the only certain thing about
a card game with death is
that you’re going to lose.
see, the red hearts are bleeding
out onto your hands as the cards whisper
and shake across the table.
and it’s impossible to stop because it’s the sharp
edges of the diamonds against your skin
causing it but you need them in your hand.
you find clubs blooming in the dark violet under
your eyes and you can no longer remember
which game you are playing.
you’ll bet everything to try and win
throw it all away, away, away,
because have you ever been so alive?
death passes you a spade and you know
that everyone digs their own graves
but they taught you how.

Ghost story

November 15, 2017

a cloud reaching

Everyone has a ghost story. It might be a schoolyard tale whispered under the slide, or that time your dog howled before you found out your grandmother died. It might not even be your story, but an urban myth that made you scared to drive down the lane, walk past that house, or look in the mirror in candlelight. The point is, we all have stories that have crawled into the deepest parts of us and never let go. If you’re very lucky, this happens when you’re young, before you’ve thrown up your defenses of cynicism and doubt.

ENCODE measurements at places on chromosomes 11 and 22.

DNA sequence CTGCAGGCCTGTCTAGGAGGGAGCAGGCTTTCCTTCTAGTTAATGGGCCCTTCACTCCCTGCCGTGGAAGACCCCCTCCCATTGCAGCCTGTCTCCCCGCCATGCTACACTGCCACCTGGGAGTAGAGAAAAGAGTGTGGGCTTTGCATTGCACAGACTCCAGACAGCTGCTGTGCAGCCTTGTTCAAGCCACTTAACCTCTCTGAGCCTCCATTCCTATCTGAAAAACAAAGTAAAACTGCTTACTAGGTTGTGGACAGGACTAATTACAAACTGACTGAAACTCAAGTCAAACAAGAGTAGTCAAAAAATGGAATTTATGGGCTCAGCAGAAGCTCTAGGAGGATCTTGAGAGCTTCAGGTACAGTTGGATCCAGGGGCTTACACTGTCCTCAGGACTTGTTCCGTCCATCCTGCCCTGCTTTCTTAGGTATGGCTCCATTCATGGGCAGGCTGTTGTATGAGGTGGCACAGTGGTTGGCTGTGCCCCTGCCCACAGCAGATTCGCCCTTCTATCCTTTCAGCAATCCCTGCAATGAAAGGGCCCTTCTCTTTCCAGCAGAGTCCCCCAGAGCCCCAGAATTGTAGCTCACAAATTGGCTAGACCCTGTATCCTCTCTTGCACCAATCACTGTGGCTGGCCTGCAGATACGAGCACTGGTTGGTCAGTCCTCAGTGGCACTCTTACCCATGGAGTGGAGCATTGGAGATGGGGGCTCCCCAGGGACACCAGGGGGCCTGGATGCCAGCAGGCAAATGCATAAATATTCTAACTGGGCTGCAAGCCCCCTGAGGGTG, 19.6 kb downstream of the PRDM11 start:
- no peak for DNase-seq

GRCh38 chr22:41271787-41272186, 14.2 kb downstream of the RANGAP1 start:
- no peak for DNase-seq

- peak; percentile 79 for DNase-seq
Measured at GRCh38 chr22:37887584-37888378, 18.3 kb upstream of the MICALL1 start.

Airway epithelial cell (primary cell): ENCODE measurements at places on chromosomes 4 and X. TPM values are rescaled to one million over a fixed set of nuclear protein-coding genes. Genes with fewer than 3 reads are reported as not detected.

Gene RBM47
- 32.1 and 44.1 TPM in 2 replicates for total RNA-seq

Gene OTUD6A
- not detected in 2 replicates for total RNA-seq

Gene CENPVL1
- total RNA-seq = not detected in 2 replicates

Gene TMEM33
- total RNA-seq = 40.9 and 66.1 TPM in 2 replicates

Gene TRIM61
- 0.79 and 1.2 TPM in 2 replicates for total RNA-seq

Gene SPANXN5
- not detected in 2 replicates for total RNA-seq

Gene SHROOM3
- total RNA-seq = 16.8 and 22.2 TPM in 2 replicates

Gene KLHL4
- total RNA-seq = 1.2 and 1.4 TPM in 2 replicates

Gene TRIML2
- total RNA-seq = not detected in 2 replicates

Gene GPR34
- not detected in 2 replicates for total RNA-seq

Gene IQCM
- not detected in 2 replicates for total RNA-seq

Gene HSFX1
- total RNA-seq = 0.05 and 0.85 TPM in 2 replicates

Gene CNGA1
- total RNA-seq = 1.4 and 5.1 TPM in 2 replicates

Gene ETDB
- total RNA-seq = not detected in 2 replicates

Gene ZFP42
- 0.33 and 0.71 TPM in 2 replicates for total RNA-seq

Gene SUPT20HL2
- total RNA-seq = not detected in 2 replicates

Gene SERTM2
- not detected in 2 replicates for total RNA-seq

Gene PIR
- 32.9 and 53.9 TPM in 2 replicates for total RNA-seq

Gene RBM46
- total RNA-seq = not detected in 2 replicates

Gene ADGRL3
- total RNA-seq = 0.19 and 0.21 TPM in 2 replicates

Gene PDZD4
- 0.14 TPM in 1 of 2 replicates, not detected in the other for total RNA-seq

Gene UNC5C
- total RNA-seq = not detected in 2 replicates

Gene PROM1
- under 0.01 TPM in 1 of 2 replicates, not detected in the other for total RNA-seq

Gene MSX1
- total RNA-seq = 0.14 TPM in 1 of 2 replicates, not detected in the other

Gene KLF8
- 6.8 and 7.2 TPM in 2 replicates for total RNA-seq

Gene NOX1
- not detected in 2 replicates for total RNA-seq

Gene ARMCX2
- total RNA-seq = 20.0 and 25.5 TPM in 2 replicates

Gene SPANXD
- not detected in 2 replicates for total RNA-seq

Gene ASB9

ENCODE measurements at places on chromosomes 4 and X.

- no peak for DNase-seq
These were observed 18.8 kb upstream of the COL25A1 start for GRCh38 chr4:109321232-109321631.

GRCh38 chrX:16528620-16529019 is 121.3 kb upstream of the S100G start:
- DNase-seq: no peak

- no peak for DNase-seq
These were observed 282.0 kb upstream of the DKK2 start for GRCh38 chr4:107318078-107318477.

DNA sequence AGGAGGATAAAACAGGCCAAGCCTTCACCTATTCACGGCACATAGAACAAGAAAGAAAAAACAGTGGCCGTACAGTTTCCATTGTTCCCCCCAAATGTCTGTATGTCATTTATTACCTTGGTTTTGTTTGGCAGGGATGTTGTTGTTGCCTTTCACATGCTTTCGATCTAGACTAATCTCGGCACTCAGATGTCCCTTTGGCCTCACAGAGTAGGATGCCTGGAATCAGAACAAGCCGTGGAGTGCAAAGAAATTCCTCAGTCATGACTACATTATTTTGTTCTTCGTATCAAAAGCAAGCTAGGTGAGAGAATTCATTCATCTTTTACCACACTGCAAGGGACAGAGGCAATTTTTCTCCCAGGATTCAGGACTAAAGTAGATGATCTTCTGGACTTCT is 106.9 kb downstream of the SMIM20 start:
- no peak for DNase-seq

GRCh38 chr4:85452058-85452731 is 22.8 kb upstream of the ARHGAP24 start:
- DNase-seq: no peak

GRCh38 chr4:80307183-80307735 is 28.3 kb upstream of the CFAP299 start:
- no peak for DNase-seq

Deborah Stanish
Everyone has a ghost story

the riot in your heart

November 15, 2017

Bring me your suffering
The rattle roar of broken bones.
Bring me the riot in your heart.
Angry, wild and raw.
Bring it all.
I am not afraid of the dark.

Mia Hollow

carry away the dead

November 15, 2017

…the dead come from the sea, at night. They merely arrive and are discovered in the morning on the wharves, lying in great heaps. It has been the immemorial custom for people to take them into their homes, to find places for them, to pattern their increasingly cluttered lives around the growing accumulation of corpses. No one knows why, although it is the irresistible decree of the Unseen Government that the order of things must be preserved, at all costs. Old and young must participate, and carry away the dead, on bicycles, in carts, on their backs if need be. It has always been so. It always will be so. This isn’t Hell, or an Afterlife, just a place, a fog-shrouded, tradition-stifled town without a name, where the dead are accommodated at the expense of the living, where the established way of life has become a grotesque absurdity, and a few brave or foolish or deviant souls struggle to find some meaning, and perhaps unravel the mystery of the dead…

Darrell Schweitzer
Living With The Dead (The Tale Of Old Corpsenberg)